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experimental mathematics uses the computer to generate qualitative insight where none has existed before. As the visionary of this development, John von Neumann, wrote (in a 1946 article called "On the principles of large scale computing machines"):
"Our present analytic methods seem unsuitable for the solution of the important problems rising in connection with nonlinear partial differential equations and, in fact, with virtually all types of problems in pure mathematics. ... really efficient high-speed computing devices may, in the field of nonlinear partial differential equations as well as in many other fields which are now difficult or entirely denied of access, provide us with those heuristic hints which are needed in all parts of mathematics for genuine progress."
Stan Ulam, together with many of his Los Alamos colleagues, was one of the very first to make this vision a reality. Among Stan's pioneering experimental mathematical investigations was the seminal study of the FPU problem mentioned above. Another example was his early numerical work on nonlinear mappings, carried out in collaboration with Paul Stein (see "Iteration of Maps, Strange Attractors, and Number Theory-An Ulamian Potpourri"). Both of these studies will figure in our later discussion.
The second crucial development has been the experimental observation of "universal" nonlinear characteristics in natural systems that range from chicken hearts and chemical reactors to fluids and plasmas. In the past decade these experiments have reached previously inaccessible levels of precision, so that one can measure quantitative similarities in, for example, the route to chaotic behavior among an enormous variety of nonlinear systems.
The third and final development has been in the area of novel analytical mathematical methods. For instance, the invention of the inverse spectral transform has led to a systematic method for the explicit solution of a large number of nonlinear partial differential equations. Similarly, new methods based on the theory of Hamiltonian systems allow the analysis of nonlinear stability of a wide range of physically relevant mathematical models.
As we shall shortly see, the methodology based on these three developments has been remarkably successful in solving many nonlinear problems long considered intractable. Moreover, the common characteristics of nonlinear phenomena in very distinct fields has allowed progress in one discipline to transfer rapidly to others and confirms the inherently interdisciplinary nature of nonlinear science. Despite this progress, however, we do not have an entirely systematic approach to nonlinear problems. For the general nonlinear equation there is simply no analog of a Fourier transform. We do, however, have an increasing number of well-defined paradigms that both reflect typical qualitative features and permit quantitative analysis of a wide range of nonlinear systems. In the ensuing three sections I will focus on three such paradigms: coherent structures and solitons, deterministic chaos and fractals, and complex configurations and patterns. Of these the first two are well developed and amply exemplified, whereas the third is still emerging. Appropriately, these paradigms reflect different aspects of nonlinearity: coherent structures reveal a surprising orderliness, deterministic chaos illustrates an exquisite disorder, and complex configurations represent the titanic struggle between opposing aspects of order and chaos.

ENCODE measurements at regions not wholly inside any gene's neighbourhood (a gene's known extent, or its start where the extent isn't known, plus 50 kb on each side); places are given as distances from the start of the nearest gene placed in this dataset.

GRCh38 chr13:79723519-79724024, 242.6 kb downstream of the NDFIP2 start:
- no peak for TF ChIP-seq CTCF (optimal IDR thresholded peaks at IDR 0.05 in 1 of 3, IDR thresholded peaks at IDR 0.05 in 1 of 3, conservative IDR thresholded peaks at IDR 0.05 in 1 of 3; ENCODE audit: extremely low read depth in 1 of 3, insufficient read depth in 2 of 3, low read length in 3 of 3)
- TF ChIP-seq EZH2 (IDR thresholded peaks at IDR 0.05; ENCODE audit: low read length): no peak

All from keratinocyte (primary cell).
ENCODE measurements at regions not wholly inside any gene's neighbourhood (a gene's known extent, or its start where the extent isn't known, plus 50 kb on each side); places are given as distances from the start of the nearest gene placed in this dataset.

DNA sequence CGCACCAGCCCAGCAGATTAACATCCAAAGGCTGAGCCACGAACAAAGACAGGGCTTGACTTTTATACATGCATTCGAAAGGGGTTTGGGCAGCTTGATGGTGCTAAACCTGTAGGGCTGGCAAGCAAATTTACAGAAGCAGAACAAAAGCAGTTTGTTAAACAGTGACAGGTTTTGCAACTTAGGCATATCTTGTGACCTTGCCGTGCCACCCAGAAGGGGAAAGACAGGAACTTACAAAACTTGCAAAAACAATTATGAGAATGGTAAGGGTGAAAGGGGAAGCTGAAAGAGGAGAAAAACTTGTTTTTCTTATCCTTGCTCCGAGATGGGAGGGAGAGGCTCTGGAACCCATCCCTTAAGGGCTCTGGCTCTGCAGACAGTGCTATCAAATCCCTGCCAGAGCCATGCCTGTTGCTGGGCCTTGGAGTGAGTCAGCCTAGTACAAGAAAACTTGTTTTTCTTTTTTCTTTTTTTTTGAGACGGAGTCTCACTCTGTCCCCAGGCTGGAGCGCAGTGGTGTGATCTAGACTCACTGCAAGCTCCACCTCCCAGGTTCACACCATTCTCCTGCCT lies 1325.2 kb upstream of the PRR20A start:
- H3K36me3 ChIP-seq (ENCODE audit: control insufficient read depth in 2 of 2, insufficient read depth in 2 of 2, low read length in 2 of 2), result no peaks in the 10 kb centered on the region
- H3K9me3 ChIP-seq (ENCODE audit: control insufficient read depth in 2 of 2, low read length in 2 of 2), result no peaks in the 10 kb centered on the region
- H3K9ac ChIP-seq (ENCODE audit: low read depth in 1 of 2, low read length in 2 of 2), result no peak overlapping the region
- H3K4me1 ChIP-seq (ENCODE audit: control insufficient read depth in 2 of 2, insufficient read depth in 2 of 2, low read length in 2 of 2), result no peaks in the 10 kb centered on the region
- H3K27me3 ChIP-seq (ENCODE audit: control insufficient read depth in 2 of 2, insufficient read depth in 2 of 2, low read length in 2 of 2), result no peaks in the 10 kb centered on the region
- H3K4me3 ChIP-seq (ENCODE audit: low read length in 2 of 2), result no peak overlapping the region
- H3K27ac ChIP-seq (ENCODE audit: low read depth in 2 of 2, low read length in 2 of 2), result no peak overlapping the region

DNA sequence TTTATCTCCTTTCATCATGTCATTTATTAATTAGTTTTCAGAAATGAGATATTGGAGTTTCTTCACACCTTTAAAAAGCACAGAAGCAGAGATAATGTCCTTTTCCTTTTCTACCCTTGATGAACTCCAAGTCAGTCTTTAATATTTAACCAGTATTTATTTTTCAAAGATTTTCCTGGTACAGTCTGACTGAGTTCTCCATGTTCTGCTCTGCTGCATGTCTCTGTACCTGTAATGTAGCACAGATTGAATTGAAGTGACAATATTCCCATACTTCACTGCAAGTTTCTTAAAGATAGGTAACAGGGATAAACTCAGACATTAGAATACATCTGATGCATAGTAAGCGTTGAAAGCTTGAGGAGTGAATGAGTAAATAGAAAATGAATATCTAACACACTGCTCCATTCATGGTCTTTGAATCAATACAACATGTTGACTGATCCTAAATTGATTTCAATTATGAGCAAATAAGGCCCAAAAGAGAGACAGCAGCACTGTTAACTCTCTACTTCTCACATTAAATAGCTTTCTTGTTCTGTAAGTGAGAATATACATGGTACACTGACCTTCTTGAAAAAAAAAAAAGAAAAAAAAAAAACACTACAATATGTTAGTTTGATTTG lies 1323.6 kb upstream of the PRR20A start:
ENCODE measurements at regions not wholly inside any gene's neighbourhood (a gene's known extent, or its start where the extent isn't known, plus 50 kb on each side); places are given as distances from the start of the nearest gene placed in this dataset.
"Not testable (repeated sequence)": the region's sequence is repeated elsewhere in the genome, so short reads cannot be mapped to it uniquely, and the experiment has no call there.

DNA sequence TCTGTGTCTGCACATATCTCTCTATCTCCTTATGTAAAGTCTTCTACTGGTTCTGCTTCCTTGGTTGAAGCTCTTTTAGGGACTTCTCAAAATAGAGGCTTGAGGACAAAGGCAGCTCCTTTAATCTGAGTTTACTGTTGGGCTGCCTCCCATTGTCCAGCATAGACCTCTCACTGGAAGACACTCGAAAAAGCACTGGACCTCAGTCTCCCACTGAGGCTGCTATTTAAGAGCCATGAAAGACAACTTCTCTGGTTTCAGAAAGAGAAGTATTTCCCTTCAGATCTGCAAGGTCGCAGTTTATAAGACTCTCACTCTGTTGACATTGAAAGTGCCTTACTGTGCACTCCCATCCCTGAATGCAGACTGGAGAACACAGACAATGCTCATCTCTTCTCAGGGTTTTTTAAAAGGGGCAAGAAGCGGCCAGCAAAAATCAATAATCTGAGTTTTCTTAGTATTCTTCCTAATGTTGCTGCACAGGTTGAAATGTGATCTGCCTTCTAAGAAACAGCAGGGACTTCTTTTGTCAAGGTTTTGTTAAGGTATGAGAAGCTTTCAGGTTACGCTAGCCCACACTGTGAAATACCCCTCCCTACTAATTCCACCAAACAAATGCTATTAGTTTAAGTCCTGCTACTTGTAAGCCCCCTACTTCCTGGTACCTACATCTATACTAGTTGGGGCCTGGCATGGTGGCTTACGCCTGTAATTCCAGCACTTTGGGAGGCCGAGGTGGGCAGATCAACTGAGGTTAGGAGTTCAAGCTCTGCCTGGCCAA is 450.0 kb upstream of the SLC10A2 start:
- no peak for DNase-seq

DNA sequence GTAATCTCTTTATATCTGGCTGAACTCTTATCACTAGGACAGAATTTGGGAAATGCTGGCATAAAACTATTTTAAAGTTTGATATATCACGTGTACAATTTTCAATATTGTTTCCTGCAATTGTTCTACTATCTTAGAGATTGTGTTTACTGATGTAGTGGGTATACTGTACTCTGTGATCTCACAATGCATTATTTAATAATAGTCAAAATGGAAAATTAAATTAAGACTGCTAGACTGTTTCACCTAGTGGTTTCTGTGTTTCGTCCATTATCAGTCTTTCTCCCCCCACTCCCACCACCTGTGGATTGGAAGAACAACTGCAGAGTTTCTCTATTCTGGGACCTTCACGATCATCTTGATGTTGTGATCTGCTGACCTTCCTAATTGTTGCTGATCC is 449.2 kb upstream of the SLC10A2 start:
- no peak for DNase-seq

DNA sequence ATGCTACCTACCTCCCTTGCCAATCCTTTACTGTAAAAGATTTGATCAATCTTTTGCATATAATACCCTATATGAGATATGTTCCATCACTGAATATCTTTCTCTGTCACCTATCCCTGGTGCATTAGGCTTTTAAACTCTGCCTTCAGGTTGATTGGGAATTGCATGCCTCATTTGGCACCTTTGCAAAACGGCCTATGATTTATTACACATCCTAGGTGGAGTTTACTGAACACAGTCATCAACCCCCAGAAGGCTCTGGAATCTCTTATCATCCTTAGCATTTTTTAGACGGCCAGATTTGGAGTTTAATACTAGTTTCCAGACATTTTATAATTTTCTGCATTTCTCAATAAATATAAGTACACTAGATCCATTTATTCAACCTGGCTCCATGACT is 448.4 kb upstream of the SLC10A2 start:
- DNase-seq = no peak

If we were to follow the biblical sequence we would start with chaos, but because it is frankly a rather counterintuitive concept, we shall start with solitons or, more generally and accurately, coherent structures.
Coherent Structures and Solitons
From the Red Spot of Jupiter through clumps of electromagnetic radiation in turbulent plasmas to microscopic charge-density waves on the atomic scale, spatially localized, long-lived, wave-like excitations abound in nonlinear systems. These nonlinear
from earth in the late seventeenth century, has remained remarkably stable in the turbulent cauldron of Jupiter's atmosphere. It represents a coherent structure on a scale of about 4 x 108 meters, or roughly the distance from the earth to the moon.
To give an example at the terrestrial level, certain classes of nonlinear ocean waves form coherent structures that propagate essentially unchanged for thousands of miles. Figure 3b is a photograph taken from an Apollo-Soyuz spacecraft of a region of open ocean in the Andaman Sea near northern Sumatra. One sees clearly a packet of five nearly straight surface waves; each is approximately 150 kilometers wide, so the scale of this phenomenon is roughly 105 meters. Individual waves within the
Fig. 3. (a) A closeup of the Red Spot of Jupiter, taken from the Voyager spacecraft. False color is used to enhance features of the image. In addition to the celebrated Red Spot, there are many other "coherent structures" on smaller scales on Jupiter. (Photo courtesy of NASA). (b) Nonlinear surface waves in the Andaman Sea off the coast of Thailand as photographed from an Apollo-Soyuz spacecraft. (Photo courtesy of NASA.)